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China portside iron ore narrows discount to seaborne

06 Feb 2018 08:32 GMT
China portside iron ore narrows discount to seaborne

Singapore, 6 February (Argus) — The portside discount to seaborne prices of imported iron ore in China has narrowed over the last couple of weeks as sales pick up in portside markets ahead of the lunar new year holiday.

The discount of the Argus PCX 62pc portside price to the Argus ICX 62pc seaborne price on a dollar equivalent basis has not been wider than $1.30/t since 22 January. The discount stayed in the $1.70-4.50/t range for most days from 8 December to 21 January, except on 18 January when it hit 55¢/t, indicating a pronounced preference for seaborne cargoes.

The PCX discount to ICX has mostly ranged from $0.10-1.30/t since 22 January. But the PCX was at a premium to the ICX on three days — 29 January, 1 February and 2 February — for the first time since 7 December.

The dollar-equivalent of the yuan-denominated Argus PCX is calculated by assuming a 17pc value-added tax and 8pc moisture for mainstream fines cargoes.

Chinese mills and traders carried out unprecedented restocking in the seaborne market through December and most of January, swelling mills' stocks to 30-60 days against average levels of 25-27 days.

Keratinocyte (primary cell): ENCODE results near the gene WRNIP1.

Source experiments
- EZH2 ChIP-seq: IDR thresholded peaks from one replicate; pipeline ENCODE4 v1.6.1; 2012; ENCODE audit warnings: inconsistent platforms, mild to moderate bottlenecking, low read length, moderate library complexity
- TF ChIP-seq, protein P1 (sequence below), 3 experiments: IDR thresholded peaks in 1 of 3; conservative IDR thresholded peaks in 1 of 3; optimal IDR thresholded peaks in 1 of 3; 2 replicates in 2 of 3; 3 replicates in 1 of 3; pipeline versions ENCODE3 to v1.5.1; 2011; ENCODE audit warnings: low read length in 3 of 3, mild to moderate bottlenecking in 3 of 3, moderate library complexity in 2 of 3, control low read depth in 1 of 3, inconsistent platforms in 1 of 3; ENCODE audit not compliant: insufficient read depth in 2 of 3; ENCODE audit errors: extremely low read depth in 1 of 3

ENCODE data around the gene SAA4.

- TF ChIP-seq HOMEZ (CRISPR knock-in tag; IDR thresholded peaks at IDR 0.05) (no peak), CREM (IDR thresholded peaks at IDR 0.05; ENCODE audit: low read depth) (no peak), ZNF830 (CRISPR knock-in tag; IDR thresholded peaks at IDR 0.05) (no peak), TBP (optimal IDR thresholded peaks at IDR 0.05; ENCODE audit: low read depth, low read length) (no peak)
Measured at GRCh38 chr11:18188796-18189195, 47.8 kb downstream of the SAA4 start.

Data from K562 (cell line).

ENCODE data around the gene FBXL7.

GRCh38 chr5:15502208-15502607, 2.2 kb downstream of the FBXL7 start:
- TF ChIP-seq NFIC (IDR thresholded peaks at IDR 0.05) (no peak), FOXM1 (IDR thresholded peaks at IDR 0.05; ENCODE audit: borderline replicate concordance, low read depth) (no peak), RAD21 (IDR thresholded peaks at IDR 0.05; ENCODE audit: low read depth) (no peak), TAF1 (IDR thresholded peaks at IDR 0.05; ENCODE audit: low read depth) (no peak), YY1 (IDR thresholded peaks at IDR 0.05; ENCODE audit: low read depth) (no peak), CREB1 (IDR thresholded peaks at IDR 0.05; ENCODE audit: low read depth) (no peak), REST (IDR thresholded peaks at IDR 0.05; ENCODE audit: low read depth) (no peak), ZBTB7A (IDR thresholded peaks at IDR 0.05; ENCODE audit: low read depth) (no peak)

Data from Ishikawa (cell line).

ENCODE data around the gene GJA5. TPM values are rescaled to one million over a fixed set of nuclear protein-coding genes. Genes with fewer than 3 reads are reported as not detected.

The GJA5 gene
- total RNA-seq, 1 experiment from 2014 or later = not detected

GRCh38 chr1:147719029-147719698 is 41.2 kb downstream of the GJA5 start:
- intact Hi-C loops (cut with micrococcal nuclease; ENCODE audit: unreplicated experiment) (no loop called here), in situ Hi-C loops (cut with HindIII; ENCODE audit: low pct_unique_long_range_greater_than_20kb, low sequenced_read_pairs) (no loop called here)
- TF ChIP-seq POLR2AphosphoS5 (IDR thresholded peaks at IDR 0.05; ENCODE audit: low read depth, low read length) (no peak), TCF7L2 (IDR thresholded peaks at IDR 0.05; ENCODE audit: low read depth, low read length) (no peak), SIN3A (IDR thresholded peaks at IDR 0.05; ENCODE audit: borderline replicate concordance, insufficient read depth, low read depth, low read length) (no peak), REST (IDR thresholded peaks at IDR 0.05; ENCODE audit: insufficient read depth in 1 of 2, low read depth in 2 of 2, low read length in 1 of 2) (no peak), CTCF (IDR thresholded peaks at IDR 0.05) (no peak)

China's portside iron ore stocks rose to a record high of 152mn t on 31 January, up by 3.6pc on the month and 27pc from a year earlier.

Restocking has largely been driven by expectations of a sharp spike in iron ore demand after the lunar new year holidays, when construction activity across China resumes after the winter lull. And mills are expected to resume normal production across 28 cities on 15 March after winter output restrictions end, which is likely to boost iron ore use. Steel mills have made profits of Yn700-1,000/t through the winter slack season, which is historically quite high but down on levels of Yn2,000/t in early December. Analysts expect the steel sector to remain profitable, at least in the short term, which should support iron ore prices in seaborne and portside markets.

But mill buying has shifted to the portside market as the lunar new year approaches. Mills that are still buying iron ore need the supplies to run operations during the 15-21 February holidays, when iron ore trading in China nearly comes to a halt. Truckers are likely to start leaving for their hometowns early next week, leaving scant transport available for hauling even portside ore to mills. It also becomes a challenge for importers to complete letters of credit and other formalities for seaborne ore before the holiday begins.

The portside differential to seaborne prices is also being narrowed by a strengthening of the yuan against the dollar by 0.84pc since 22 January. A stronger yuan partially insulates portside sellers against increases in dollar-denominated import prices.